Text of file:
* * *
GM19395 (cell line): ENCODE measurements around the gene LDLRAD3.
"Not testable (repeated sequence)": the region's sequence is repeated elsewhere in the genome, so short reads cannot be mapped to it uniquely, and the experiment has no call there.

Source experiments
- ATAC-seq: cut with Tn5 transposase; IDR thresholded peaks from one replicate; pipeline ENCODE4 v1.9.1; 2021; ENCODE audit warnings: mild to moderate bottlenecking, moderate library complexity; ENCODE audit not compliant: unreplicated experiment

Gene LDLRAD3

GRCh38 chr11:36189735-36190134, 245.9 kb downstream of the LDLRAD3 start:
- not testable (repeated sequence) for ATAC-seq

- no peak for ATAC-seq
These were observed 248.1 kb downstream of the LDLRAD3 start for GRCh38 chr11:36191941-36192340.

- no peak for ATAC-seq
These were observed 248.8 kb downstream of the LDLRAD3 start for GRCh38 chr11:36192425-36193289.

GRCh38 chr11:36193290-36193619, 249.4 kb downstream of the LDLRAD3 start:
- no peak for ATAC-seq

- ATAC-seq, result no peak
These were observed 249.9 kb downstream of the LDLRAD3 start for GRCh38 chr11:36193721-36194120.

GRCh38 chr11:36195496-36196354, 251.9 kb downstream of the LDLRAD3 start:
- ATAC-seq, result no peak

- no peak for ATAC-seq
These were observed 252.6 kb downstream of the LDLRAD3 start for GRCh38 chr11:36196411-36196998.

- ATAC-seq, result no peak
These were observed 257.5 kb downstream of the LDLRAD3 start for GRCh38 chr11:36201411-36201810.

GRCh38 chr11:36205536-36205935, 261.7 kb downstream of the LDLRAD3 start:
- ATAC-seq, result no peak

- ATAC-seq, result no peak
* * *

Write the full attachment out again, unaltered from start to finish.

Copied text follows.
GM19395 (cell line): ENCODE measurements around the gene LDLRAD3.
"Not testable (repeated sequence)": the region's sequence is repeated elsewhere in the genome, so short reads cannot be mapped to it uniquely, and the experiment has no call there.

Source experiments
- ATAC-seq: cut with Tn5 transposase; IDR thresholded peaks from one replicate; pipeline ENCODE4 v1.9.1; 2021; ENCODE audit warnings: mild to moderate bottlenecking, moderate library complexity; ENCODE audit not compliant: unreplicated experiment

Gene LDLRAD3

GRCh38 chr11:36189735-36190134, 245.9 kb downstream of the LDLRAD3 start:
- not testable (repeated sequence) for ATAC-seq

- no peak for ATAC-seq
These were observed 248.1 kb downstream of the LDLRAD3 start for GRCh38 chr11:36191941-36192340.

- no peak for ATAC-seq
These were observed 248.8 kb downstream of the LDLRAD3 start for GRCh38 chr11:36192425-36193289.

GRCh38 chr11:36193290-36193619, 249.4 kb downstream of the LDLRAD3 start:
- no peak for ATAC-seq

- ATAC-seq, result no peak
These were observed 249.9 kb downstream of the LDLRAD3 start for GRCh38 chr11:36193721-36194120.

GRCh38 chr11:36195496-36196354, 251.9 kb downstream of the LDLRAD3 start:
- ATAC-seq, result no peak

- no peak for ATAC-seq
These were observed 252.6 kb downstream of the LDLRAD3 start for GRCh38 chr11:36196411-36196998.

- ATAC-seq, result no peak
These were observed 257.5 kb downstream of the LDLRAD3 start for GRCh38 chr11:36201411-36201810.

GRCh38 chr11:36205536-36205935, 261.7 kb downstream of the LDLRAD3 start:
- ATAC-seq, result no peak

- ATAC-seq, result no peak